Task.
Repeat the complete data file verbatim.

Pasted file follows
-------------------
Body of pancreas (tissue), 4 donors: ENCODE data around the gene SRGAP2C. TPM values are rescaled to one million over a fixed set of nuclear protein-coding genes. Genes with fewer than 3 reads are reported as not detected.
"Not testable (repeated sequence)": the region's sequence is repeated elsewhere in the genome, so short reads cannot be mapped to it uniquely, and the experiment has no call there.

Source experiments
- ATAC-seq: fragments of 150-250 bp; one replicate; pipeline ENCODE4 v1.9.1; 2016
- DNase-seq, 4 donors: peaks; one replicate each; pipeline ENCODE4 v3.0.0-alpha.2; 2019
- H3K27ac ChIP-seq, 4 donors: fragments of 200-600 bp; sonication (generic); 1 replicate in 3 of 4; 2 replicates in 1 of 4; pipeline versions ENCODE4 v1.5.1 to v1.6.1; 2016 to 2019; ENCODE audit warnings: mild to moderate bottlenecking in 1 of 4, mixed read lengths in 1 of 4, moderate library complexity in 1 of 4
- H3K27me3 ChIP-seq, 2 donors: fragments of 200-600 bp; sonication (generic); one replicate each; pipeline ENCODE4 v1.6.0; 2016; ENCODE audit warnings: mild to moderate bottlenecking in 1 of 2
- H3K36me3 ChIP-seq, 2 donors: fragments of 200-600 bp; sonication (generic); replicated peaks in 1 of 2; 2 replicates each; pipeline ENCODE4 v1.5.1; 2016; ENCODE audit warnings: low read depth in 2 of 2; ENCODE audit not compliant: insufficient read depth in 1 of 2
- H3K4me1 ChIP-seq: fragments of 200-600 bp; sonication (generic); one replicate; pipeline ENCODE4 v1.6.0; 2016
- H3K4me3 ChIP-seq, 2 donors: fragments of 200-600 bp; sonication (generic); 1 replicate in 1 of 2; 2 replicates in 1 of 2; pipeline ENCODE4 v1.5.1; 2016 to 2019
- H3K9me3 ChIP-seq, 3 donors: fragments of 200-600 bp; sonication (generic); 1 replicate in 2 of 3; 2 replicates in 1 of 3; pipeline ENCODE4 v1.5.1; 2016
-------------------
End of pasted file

Body of pancreas (tissue), 4 donors: ENCODE data around the gene SRGAP2C. TPM values are rescaled to one million over a fixed set of nuclear protein-coding genes. Genes with fewer than 3 reads are reported as not detected.
"Not testable (repeated sequence)": the region's sequence is repeated elsewhere in the genome, so short reads cannot be mapped to it uniquely, and the experiment has no call there.

Source experiments
- ATAC-seq: fragments of 150-250 bp; one replicate; pipeline ENCODE4 v1.9.1; 2016
- DNase-seq, 4 donors: peaks; one replicate each; pipeline ENCODE4 v3.0.0-alpha.2; 2019
- H3K27ac ChIP-seq, 4 donors: fragments of 200-600 bp; sonication (generic); 1 replicate in 3 of 4; 2 replicates in 1 of 4; pipeline versions ENCODE4 v1.5.1 to v1.6.1; 2016 to 2019; ENCODE audit warnings: mild to moderate bottlenecking in 1 of 4, mixed read lengths in 1 of 4, moderate library complexity in 1 of 4
- H3K27me3 ChIP-seq, 2 donors: fragments of 200-600 bp; sonication (generic); one replicate each; pipeline ENCODE4 v1.6.0; 2016; ENCODE audit warnings: mild to moderate bottlenecking in 1 of 2
- H3K36me3 ChIP-seq, 2 donors: fragments of 200-600 bp; sonication (generic); replicated peaks in 1 of 2; 2 replicates each; pipeline ENCODE4 v1.5.1; 2016; ENCODE audit warnings: low read depth in 2 of 2; ENCODE audit not compliant: insufficient read depth in 1 of 2
- H3K4me1 ChIP-seq: fragments of 200-600 bp; sonication (generic); one replicate; pipeline ENCODE4 v1.6.0; 2016
- H3K4me3 ChIP-seq, 2 donors: fragments of 200-600 bp; sonication (generic); 1 replicate in 1 of 2; 2 replicates in 1 of 2; pipeline ENCODE4 v1.5.1; 2016 to 2019
- H3K9me3 ChIP-seq, 3 donors: fragments of 200-600 bp; sonication (generic); 1 replicate in 2 of 3; 2 replicates in 1 of 3; pipeline ENCODE4 v1.5.1; 2016